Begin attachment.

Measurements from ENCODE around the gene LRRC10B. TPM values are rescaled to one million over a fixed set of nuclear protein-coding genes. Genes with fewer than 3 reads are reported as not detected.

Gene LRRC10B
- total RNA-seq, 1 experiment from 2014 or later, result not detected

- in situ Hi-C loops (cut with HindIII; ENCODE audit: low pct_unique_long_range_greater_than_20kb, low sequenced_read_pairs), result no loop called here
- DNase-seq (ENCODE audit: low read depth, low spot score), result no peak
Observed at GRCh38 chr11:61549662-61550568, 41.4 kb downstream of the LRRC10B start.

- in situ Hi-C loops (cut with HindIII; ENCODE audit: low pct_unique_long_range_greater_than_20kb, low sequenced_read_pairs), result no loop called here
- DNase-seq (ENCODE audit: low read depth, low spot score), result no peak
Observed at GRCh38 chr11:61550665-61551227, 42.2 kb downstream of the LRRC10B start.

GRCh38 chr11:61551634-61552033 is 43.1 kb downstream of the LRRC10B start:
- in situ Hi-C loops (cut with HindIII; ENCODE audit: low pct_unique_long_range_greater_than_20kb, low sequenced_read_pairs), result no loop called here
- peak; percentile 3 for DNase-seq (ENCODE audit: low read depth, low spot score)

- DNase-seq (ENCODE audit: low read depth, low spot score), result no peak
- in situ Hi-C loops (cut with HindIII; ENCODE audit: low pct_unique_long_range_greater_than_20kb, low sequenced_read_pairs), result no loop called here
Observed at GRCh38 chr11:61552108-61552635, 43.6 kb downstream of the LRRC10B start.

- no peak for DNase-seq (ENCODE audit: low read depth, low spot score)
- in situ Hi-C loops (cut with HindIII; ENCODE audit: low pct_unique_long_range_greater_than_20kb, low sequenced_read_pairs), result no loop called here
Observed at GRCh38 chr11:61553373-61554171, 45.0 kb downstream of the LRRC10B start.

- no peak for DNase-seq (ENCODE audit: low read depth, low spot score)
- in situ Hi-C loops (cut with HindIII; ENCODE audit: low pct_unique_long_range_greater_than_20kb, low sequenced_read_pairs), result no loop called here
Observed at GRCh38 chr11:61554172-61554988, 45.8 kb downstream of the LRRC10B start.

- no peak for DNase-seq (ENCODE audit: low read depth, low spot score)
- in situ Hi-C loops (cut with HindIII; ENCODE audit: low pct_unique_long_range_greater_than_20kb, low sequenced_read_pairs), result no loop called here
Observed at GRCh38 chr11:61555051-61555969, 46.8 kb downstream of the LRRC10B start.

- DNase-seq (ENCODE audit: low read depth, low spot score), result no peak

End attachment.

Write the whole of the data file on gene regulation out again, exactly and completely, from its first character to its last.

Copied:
Measurements from ENCODE around the gene LRRC10B. TPM values are rescaled to one million over a fixed set of nuclear protein-coding genes. Genes with fewer than 3 reads are reported as not detected.

Gene LRRC10B
- total RNA-seq, 1 experiment from 2014 or later, result not detected

- in situ Hi-C loops (cut with HindIII; ENCODE audit: low pct_unique_long_range_greater_than_20kb, low sequenced_read_pairs), result no loop called here
- DNase-seq (ENCODE audit: low read depth, low spot score), result no peak
Observed at GRCh38 chr11:61549662-61550568, 41.4 kb downstream of the LRRC10B start.

- in situ Hi-C loops (cut with HindIII; ENCODE audit: low pct_unique_long_range_greater_than_20kb, low sequenced_read_pairs), result no loop called here
- DNase-seq (ENCODE audit: low read depth, low spot score), result no peak
Observed at GRCh38 chr11:61550665-61551227, 42.2 kb downstream of the LRRC10B start.

GRCh38 chr11:61551634-61552033 is 43.1 kb downstream of the LRRC10B start:
- in situ Hi-C loops (cut with HindIII; ENCODE audit: low pct_unique_long_range_greater_than_20kb, low sequenced_read_pairs), result no loop called here
- peak; percentile 3 for DNase-seq (ENCODE audit: low read depth, low spot score)

- DNase-seq (ENCODE audit: low read depth, low spot score), result no peak
- in situ Hi-C loops (cut with HindIII; ENCODE audit: low pct_unique_long_range_greater_than_20kb, low sequenced_read_pairs), result no loop called here
Observed at GRCh38 chr11:61552108-61552635, 43.6 kb downstream of the LRRC10B start.

- no peak for DNase-seq (ENCODE audit: low read depth, low spot score)
- in situ Hi-C loops (cut with HindIII; ENCODE audit: low pct_unique_long_range_greater_than_20kb, low sequenced_read_pairs), result no loop called here
Observed at GRCh38 chr11:61553373-61554171, 45.0 kb downstream of the LRRC10B start.

- no peak for DNase-seq (ENCODE audit: low read depth, low spot score)
- in situ Hi-C loops (cut with HindIII; ENCODE audit: low pct_unique_long_range_greater_than_20kb, low sequenced_read_pairs), result no loop called here
Observed at GRCh38 chr11:61554172-61554988, 45.8 kb downstream of the LRRC10B start.

- no peak for DNase-seq (ENCODE audit: low read depth, low spot score)
- in situ Hi-C loops (cut with HindIII; ENCODE audit: low pct_unique_long_range_greater_than_20kb, low sequenced_read_pairs), result no loop called here
Observed at GRCh38 chr11:61555051-61555969, 46.8 kb downstream of the LRRC10B start.

- DNase-seq (ENCODE audit: low read depth, low spot score), result no peak